5. General lethal disorientation – an example of this might be sea turtles hatching and crawling up the beach and away from the sea instead of down the beach into the relative safety of the sea.
  6. Sleep deprivation – this can result in increases in stress and reductions in foraging efficiency.
  7. Birds laying eggs too early in the year, and therefore being unable to feed their your because the insects they prey on are not yet abundant enough.

Other animals affected by light pollution include bats, nocturnal mammals and zooplankton in lakes and artificial reservoirs.

The dark-sky movement is an international collection of people who campaign to reduce light pollution.

Noise Pollution

Noise pollution has been named “the silent killer” in some publications.  Noise pollution is another very modern aspect of human technological growth.  While still little recognized by the general public it has been a cause of concern to scientists for some time.

Noise pollution is endemic in most modern urban, and many suburban environments.  The effects of noise pollution are poorly studied. However those studies which have been done indicate that noise pollution has severe, negative and cumulative effects on human health.

According to the scientific publication “Noise Pollution: the silent killer of the century. Chaudhary and Chaudhary, June 2020, noise pollution has adverse effects on human health from  before birth until old age. The long term health hazards accruing from exposure to excess noise include: induced hearing loss, sleep disturbances, cardiovascular disease and stress.

A stranded Beak Whale

A stranded Gray’s Beaked Whale (Mesoplodon grayi) on Sunset Beach, Port Waikato, New Zealand.

Marine Noise Pollution and Wildlife

As widespread, unpleasant and under-documented as the effects noise pollution are on ourselves, the effects on wildlife are most probably as, if not more, serious and definitely less well studied.

Ninety percent of mass strandings of beaked whales that have occurred since the end of the19th century (when records started being collected)  took place after 1950.  Modern shipping, ocean mapping and modern marine oil mining and prospecting all flood the oceans with noise.  Animals that use sound as their primary means of communication and even perception are particularly vulnerable to negative effects from noise pollution.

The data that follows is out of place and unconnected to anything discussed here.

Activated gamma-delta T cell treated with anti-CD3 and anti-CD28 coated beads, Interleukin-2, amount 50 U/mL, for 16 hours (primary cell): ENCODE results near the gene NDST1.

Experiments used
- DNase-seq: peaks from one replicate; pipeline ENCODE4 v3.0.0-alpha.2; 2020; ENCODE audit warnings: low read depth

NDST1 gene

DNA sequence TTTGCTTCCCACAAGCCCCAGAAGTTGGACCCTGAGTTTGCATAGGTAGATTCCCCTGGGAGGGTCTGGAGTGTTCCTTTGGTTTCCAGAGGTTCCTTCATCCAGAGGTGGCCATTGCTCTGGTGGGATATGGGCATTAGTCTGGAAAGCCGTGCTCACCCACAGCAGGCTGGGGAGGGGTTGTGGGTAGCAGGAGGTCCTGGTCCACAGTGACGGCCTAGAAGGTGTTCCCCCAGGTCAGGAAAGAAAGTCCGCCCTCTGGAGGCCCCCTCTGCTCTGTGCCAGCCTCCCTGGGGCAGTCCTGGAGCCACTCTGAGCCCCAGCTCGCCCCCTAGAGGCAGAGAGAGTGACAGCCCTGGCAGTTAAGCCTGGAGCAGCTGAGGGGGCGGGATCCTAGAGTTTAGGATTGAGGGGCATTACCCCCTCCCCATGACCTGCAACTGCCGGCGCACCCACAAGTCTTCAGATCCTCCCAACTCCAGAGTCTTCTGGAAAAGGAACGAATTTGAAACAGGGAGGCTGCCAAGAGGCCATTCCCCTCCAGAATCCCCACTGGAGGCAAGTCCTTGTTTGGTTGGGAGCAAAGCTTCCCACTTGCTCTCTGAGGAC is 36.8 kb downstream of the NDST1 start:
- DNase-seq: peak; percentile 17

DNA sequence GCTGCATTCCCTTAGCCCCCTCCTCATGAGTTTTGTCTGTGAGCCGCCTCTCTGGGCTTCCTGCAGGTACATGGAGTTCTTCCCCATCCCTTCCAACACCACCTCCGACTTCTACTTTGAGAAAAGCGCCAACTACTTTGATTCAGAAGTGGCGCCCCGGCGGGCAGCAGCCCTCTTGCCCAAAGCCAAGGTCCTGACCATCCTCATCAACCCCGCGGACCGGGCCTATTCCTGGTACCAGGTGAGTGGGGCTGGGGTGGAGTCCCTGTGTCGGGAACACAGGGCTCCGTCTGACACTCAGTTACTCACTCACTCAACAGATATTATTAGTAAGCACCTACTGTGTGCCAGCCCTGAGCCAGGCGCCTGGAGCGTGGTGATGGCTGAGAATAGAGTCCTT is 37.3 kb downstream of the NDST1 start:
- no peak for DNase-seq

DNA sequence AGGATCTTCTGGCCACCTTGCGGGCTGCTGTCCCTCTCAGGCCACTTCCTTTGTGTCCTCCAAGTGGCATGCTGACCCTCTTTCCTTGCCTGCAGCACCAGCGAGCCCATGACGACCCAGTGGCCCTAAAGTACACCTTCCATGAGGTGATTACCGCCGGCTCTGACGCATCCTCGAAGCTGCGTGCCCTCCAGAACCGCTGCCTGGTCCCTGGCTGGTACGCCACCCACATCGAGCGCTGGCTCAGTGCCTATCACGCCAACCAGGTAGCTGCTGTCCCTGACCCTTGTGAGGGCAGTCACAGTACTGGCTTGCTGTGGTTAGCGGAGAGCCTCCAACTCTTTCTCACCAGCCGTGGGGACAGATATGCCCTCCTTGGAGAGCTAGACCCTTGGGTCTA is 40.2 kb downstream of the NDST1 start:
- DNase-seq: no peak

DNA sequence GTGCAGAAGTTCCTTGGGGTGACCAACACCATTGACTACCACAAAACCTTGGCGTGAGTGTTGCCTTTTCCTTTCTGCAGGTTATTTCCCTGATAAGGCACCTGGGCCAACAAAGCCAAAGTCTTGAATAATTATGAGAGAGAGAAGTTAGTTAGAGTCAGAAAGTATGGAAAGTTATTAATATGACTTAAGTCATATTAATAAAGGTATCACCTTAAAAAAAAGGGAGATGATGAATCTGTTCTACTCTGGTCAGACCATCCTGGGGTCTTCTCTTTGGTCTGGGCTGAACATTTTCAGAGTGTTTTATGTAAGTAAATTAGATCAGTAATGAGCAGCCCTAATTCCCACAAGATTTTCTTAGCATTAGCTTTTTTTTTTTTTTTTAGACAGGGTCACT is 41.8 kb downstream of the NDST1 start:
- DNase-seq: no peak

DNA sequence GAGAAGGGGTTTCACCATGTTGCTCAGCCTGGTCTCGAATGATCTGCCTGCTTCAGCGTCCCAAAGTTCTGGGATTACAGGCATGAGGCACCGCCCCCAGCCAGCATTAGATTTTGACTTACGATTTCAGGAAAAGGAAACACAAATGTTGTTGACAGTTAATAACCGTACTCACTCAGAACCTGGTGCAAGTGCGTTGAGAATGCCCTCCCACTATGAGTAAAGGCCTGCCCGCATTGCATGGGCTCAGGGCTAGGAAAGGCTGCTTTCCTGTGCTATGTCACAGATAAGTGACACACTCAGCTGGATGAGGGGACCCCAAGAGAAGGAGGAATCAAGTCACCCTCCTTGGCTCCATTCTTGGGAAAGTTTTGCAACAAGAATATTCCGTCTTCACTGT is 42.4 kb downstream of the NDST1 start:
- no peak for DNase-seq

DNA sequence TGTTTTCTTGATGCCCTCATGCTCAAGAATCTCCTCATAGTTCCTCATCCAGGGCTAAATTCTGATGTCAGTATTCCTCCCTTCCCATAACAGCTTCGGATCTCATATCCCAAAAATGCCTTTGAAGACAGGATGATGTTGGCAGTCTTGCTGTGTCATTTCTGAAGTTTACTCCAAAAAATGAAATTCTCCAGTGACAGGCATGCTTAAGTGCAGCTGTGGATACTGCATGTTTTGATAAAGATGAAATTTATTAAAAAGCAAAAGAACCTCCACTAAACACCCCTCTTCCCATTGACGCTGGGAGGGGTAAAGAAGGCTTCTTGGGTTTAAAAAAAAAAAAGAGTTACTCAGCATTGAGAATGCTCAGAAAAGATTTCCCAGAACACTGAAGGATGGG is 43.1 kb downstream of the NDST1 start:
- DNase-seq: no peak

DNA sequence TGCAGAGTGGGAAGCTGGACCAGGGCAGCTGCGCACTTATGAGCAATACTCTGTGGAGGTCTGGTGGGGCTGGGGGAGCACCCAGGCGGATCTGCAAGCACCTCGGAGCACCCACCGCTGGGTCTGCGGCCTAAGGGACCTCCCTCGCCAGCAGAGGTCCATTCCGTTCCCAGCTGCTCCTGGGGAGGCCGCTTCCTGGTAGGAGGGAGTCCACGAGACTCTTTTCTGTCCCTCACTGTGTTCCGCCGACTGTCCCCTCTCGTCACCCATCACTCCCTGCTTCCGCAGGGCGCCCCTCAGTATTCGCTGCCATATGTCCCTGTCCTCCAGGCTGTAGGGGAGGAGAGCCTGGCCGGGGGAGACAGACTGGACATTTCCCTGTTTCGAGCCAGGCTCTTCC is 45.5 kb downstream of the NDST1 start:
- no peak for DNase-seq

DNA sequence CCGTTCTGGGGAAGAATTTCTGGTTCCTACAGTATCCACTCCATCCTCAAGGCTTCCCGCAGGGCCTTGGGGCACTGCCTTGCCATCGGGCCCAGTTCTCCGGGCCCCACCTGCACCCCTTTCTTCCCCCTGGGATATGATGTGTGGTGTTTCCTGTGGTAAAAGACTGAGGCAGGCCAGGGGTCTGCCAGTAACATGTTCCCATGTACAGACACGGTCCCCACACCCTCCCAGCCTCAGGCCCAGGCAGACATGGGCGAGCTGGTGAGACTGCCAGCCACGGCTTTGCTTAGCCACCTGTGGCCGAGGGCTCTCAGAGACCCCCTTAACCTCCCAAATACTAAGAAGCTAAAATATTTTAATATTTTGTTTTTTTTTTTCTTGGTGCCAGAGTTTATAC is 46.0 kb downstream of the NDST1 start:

The autopsy of whales stranded in the Canary Islands in September 2002 revealed considerable damage to their auditory and other internal organs.  Later it was shown that this stranding occurred during an international military exercise which released a huge amount of engine and sonar noise into the environment.  This was the beginning of the scientific realization that noise pollution in the oceans has serious negative effects on marine life.

Marine Noise Pollution Is Increasing Hugely

The amount of noise pollution in the oceans has doubled every decade since recording began.  Modern studies suggest that marine noise pollution can reduce the ability of whales to effectively communicate by up to 60%.

Recent studies suggest that noise pollution can harm whales directly by damaging their hearing, and in extreme cases, causing internal bleeding and death. More commonly, it appears that excessive or prolonged noise can cause behavioral changes that interfere with the health and survival of the animals.

Here is a wonderful video from the Economist Magazine on sound and noise pollution in our oceans.  How noise pollution threatens ocean life.

Damage to hearing organs is one of the most commonly reported negative effects of marine noise pollution.  Hearing damage has been reported in Marine mammals, Squid, Cuttlefish Octopi and Pink Snapper Pagrus auratus.  Other noise pollution harm includes loss of defence capability in the shore crab Carcinus maenus, disturbance in feeding activity in Atlantic Salmon Salmo salar and induced alarm reflexes in various species of fish. See:- Acoustic Noise Pollution from Marine Industrial Activities: Exposure and Impacts.

News Update:-

A Literature Review published in February 2021 states:-

“Sound travels faster and farther in water than in air. Over evolutionary time, many marine organisms have come to rely on sound production, transmission, and reception for key aspects of their lives. These important behaviors are threatened by an increasing cacophony in the marine environment as human-produced sounds have become louder and more prevalent.